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March 1952

PALLIATIVE THERAPY WITH FRACTIONATED INTRA-ARTERIAL NITROGEN MUSTARD: Report of Its Use in a Case of Persistent Cancer of the Tongue with an Unusual Complication

Author Affiliations

From the Department of Surgery, Veterans Administration Hospital, Aspinwall, Pa., and the Department of Surgery, University of Pittsburgh School of Medicine, Pittsburgh.

AMA Arch Surg. 1952;64(3):286-291. doi:10.1001/archsurg.1952.01260010300003

WITHIN the past year, increasing interest has developed in the palliation of various types of head and neck cancer by the intra-arterial injection of chemotherapeutic agents.1 The patients treated were those in whom further surgical or irradiation therapy was no longer feasible, and in whom the persistent lesions were causing marked symptoms as the result of either the location of the lesion or the severe pain.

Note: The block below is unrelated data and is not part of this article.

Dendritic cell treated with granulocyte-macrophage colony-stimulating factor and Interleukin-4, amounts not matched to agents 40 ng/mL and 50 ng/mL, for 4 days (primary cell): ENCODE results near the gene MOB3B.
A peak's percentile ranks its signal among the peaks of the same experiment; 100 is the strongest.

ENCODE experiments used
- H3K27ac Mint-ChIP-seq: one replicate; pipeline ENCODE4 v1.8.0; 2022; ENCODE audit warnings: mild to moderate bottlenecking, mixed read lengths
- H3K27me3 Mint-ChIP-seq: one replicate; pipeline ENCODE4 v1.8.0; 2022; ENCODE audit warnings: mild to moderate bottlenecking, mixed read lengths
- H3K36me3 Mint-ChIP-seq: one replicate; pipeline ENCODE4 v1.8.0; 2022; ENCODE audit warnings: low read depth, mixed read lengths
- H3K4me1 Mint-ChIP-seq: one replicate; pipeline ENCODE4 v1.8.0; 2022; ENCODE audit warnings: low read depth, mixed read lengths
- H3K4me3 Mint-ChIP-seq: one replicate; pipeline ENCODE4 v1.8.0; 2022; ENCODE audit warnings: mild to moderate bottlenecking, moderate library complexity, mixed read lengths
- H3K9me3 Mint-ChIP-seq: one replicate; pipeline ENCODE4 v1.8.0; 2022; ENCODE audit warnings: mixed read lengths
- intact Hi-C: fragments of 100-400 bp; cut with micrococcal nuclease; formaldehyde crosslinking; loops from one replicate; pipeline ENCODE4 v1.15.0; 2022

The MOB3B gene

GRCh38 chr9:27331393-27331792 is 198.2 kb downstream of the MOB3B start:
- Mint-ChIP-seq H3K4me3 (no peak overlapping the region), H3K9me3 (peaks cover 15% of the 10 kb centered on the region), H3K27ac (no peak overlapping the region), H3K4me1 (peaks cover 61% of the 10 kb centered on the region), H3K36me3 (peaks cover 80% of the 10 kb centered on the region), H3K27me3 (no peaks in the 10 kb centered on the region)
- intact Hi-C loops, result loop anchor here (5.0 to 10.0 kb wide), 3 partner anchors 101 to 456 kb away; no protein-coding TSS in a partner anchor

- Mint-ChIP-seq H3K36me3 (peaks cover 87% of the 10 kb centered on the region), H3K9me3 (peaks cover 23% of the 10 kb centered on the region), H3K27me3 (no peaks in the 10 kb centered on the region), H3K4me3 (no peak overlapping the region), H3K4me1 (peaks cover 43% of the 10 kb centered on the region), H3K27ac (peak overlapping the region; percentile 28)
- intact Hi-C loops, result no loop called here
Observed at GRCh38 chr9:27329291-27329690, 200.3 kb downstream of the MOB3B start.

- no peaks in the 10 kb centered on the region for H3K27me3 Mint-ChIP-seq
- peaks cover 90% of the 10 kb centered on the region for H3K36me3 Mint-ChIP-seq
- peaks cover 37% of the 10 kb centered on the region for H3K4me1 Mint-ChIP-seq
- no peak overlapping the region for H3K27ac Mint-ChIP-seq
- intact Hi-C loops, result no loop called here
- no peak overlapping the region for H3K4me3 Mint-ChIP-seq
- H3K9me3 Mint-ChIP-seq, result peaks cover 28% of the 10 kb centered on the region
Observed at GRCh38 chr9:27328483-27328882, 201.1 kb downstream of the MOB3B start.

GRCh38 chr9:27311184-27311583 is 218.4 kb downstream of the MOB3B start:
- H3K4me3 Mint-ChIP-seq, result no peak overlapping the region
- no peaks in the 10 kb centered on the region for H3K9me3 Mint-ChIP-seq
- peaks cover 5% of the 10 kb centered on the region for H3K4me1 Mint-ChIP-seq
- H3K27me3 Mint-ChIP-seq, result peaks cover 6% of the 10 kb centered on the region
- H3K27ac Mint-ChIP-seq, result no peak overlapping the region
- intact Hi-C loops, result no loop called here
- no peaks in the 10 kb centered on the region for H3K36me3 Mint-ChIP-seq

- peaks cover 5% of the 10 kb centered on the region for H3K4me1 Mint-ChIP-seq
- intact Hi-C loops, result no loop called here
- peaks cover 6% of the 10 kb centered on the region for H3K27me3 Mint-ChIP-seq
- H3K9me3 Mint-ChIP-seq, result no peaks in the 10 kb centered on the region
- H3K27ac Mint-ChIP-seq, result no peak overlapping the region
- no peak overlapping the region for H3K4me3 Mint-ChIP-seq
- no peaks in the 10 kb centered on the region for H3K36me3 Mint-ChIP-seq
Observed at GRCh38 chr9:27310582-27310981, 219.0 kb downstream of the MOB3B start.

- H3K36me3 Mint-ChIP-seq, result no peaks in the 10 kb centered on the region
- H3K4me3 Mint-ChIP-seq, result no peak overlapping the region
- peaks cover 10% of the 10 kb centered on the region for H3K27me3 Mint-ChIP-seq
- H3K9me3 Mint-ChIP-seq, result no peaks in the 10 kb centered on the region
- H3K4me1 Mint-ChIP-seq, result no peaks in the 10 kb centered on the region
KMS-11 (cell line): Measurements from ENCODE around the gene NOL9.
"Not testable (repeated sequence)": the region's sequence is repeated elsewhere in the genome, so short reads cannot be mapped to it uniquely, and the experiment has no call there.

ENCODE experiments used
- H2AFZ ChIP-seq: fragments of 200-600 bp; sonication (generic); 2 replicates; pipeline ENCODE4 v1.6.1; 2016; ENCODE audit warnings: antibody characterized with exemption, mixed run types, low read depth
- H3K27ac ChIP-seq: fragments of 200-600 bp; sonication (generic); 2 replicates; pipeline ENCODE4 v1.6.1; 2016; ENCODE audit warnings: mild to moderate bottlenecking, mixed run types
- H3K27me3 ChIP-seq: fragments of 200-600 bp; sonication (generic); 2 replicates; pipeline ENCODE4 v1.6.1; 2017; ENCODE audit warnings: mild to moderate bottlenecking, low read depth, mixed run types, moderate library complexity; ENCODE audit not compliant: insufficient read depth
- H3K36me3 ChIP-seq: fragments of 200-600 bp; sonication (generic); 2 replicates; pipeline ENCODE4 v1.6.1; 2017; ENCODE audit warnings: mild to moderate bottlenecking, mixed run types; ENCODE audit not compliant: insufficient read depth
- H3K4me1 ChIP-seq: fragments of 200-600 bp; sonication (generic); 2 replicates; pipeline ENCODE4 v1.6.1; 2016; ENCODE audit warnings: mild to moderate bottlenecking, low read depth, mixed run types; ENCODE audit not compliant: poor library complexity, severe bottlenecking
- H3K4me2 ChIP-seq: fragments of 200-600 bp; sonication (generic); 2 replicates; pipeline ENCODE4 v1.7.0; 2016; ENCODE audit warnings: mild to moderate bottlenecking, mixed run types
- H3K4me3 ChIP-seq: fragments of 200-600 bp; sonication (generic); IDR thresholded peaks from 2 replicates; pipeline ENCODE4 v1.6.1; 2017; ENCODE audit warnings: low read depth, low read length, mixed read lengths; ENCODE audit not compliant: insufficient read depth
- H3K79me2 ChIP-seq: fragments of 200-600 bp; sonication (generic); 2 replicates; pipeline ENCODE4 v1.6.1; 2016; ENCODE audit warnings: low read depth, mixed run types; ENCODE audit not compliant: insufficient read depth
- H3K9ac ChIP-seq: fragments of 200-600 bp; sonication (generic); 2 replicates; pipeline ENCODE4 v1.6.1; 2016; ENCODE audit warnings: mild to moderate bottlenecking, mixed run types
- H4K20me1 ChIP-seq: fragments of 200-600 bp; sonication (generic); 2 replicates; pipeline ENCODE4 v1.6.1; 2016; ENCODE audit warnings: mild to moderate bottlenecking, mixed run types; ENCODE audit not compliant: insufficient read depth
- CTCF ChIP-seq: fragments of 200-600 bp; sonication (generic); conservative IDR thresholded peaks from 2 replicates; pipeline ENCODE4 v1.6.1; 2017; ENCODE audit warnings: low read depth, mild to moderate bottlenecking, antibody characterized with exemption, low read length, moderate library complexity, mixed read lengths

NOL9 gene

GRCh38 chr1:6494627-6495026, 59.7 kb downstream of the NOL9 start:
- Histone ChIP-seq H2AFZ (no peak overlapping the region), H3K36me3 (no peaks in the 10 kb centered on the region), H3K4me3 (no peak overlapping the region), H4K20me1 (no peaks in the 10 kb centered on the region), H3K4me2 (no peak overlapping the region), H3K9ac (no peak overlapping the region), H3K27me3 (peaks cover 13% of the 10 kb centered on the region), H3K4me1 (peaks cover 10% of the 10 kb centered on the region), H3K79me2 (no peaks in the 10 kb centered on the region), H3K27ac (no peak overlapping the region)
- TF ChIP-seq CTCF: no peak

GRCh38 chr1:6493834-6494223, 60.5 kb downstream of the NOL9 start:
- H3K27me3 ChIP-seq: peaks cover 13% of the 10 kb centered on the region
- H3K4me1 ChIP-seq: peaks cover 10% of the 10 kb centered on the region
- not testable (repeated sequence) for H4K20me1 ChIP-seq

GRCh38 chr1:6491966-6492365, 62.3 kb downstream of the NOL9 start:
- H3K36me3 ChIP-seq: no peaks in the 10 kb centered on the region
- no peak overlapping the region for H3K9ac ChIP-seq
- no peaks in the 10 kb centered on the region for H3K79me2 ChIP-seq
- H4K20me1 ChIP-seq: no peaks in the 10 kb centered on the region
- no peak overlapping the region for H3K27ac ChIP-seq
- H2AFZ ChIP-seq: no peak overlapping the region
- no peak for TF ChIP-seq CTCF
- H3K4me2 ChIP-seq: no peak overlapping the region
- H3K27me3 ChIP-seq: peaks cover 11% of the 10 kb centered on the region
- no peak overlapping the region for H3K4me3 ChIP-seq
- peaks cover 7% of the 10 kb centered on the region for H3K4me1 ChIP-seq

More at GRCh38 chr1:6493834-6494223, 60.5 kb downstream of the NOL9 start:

This case is reported because of the dramatic relief of the intense pain to demonstrate the histological effect of the chemotherapeutic agent on the tumor and its bed, to describe a hitherto unreported complication, and to suggest a method by which this complication might be eliminated in the treatment of future similarly selected cases.

REPORT OF CASE  The patient, a 63-year-old white man, was admitted to the hospital in March, 1950, with the complaint of pain along the left posterior margin of his

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